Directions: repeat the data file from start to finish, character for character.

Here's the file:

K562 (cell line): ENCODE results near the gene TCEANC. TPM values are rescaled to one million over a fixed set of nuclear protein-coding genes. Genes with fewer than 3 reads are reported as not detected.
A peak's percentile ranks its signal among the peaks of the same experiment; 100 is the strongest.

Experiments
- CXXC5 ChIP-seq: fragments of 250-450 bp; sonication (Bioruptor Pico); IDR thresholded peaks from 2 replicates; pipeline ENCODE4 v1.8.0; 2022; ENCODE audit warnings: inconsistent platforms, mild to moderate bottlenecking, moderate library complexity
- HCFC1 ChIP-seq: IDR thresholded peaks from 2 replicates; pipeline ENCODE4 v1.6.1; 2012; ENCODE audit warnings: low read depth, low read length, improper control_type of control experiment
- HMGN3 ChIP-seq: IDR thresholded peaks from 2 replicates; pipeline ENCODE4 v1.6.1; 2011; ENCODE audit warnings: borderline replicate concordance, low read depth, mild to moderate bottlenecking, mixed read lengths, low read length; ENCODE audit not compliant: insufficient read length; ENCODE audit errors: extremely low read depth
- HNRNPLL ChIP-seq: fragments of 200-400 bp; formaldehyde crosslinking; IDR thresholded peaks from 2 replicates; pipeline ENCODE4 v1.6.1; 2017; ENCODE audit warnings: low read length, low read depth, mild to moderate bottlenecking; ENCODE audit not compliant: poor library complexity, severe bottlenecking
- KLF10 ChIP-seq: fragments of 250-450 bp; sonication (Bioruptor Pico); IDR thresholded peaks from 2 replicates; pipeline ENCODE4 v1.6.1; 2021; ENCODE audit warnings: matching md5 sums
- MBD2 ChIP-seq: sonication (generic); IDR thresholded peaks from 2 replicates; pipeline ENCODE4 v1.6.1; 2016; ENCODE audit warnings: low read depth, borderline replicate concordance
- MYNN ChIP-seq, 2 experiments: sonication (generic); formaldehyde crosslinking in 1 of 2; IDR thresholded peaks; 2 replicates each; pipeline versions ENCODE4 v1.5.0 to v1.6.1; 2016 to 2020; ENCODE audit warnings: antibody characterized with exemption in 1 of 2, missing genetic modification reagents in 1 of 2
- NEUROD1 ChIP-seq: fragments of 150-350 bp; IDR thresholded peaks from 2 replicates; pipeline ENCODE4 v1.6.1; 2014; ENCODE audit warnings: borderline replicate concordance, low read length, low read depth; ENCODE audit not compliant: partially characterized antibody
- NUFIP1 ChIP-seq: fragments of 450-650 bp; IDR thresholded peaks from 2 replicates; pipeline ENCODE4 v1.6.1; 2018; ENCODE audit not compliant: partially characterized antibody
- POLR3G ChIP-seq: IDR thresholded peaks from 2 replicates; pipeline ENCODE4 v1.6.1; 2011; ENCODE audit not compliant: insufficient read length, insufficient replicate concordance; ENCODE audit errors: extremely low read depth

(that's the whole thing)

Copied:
K562 (cell line): ENCODE results near the gene TCEANC. TPM values are rescaled to one million over a fixed set of nuclear protein-coding genes. Genes with fewer than 3 reads are reported as not detected.
A peak's percentile ranks its signal among the peaks of the same experiment; 100 is the strongest.

Experiments
- CXXC5 ChIP-seq: fragments of 250-450 bp; sonication (Bioruptor Pico); IDR thresholded peaks from 2 replicates; pipeline ENCODE4 v1.8.0; 2022; ENCODE audit warnings: inconsistent platforms, mild to moderate bottlenecking, moderate library complexity
- HCFC1 ChIP-seq: IDR thresholded peaks from 2 replicates; pipeline ENCODE4 v1.6.1; 2012; ENCODE audit warnings: low read depth, low read length, improper control_type of control experiment
- HMGN3 ChIP-seq: IDR thresholded peaks from 2 replicates; pipeline ENCODE4 v1.6.1; 2011; ENCODE audit warnings: borderline replicate concordance, low read depth, mild to moderate bottlenecking, mixed read lengths, low read length; ENCODE audit not compliant: insufficient read length; ENCODE audit errors: extremely low read depth
- HNRNPLL ChIP-seq: fragments of 200-400 bp; formaldehyde crosslinking; IDR thresholded peaks from 2 replicates; pipeline ENCODE4 v1.6.1; 2017; ENCODE audit warnings: low read length, low read depth, mild to moderate bottlenecking; ENCODE audit not compliant: poor library complexity, severe bottlenecking
- KLF10 ChIP-seq: fragments of 250-450 bp; sonication (Bioruptor Pico); IDR thresholded peaks from 2 replicates; pipeline ENCODE4 v1.6.1; 2021; ENCODE audit warnings: matching md5 sums
- MBD2 ChIP-seq: sonication (generic); IDR thresholded peaks from 2 replicates; pipeline ENCODE4 v1.6.1; 2016; ENCODE audit warnings: low read depth, borderline replicate concordance
- MYNN ChIP-seq, 2 experiments: sonication (generic); formaldehyde crosslinking in 1 of 2; IDR thresholded peaks; 2 replicates each; pipeline versions ENCODE4 v1.5.0 to v1.6.1; 2016 to 2020; ENCODE audit warnings: antibody characterized with exemption in 1 of 2, missing genetic modification reagents in 1 of 2
- NEUROD1 ChIP-seq: fragments of 150-350 bp; IDR thresholded peaks from 2 replicates; pipeline ENCODE4 v1.6.1; 2014; ENCODE audit warnings: borderline replicate concordance, low read length, low read depth; ENCODE audit not compliant: partially characterized antibody
- NUFIP1 ChIP-seq: fragments of 450-650 bp; IDR thresholded peaks from 2 replicates; pipeline ENCODE4 v1.6.1; 2018; ENCODE audit not compliant: partially characterized antibody
- POLR3G ChIP-seq: IDR thresholded peaks from 2 replicates; pipeline ENCODE4 v1.6.1; 2011; ENCODE audit not compliant: insufficient read length, insufficient replicate concordance; ENCODE audit errors: extremely low read depth